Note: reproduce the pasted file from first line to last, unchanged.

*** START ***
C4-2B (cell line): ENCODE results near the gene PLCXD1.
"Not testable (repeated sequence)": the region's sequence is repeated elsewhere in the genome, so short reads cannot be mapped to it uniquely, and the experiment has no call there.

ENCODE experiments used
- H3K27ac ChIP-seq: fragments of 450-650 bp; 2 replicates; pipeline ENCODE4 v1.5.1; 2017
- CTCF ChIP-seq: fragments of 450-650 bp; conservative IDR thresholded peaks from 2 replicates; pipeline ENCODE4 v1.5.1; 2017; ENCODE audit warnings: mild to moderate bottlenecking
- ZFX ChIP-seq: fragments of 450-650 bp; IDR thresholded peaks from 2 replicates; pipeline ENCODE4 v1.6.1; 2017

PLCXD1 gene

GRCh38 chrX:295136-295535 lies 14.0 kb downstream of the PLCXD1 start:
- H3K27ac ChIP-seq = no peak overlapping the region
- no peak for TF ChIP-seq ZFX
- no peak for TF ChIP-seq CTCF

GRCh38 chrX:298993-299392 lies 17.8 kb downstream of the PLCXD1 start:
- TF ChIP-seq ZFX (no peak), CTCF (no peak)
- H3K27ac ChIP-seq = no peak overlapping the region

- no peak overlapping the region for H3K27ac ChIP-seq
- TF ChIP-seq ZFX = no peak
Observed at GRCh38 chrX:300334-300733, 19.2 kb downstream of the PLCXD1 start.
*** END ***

C4-2B (cell line): ENCODE results near the gene PLCXD1.
"Not testable (repeated sequence)": the region's sequence is repeated elsewhere in the genome, so short reads cannot be mapped to it uniquely, and the experiment has no call there.

ENCODE experiments used
- H3K27ac ChIP-seq: fragments of 450-650 bp; 2 replicates; pipeline ENCODE4 v1.5.1; 2017
- CTCF ChIP-seq: fragments of 450-650 bp; conservative IDR thresholded peaks from 2 replicates; pipeline ENCODE4 v1.5.1; 2017; ENCODE audit warnings: mild to moderate bottlenecking
- ZFX ChIP-seq: fragments of 450-650 bp; IDR thresholded peaks from 2 replicates; pipeline ENCODE4 v1.6.1; 2017

PLCXD1 gene

GRCh38 chrX:295136-295535 lies 14.0 kb downstream of the PLCXD1 start:
- H3K27ac ChIP-seq = no peak overlapping the region
- no peak for TF ChIP-seq ZFX
- no peak for TF ChIP-seq CTCF

GRCh38 chrX:298993-299392 lies 17.8 kb downstream of the PLCXD1 start:
- TF ChIP-seq ZFX (no peak), CTCF (no peak)
- H3K27ac ChIP-seq = no peak overlapping the region

- no peak overlapping the region for H3K27ac ChIP-seq
- TF ChIP-seq ZFX = no peak
Observed at GRCh38 chrX:300334-300733, 19.2 kb downstream of the PLCXD1 start.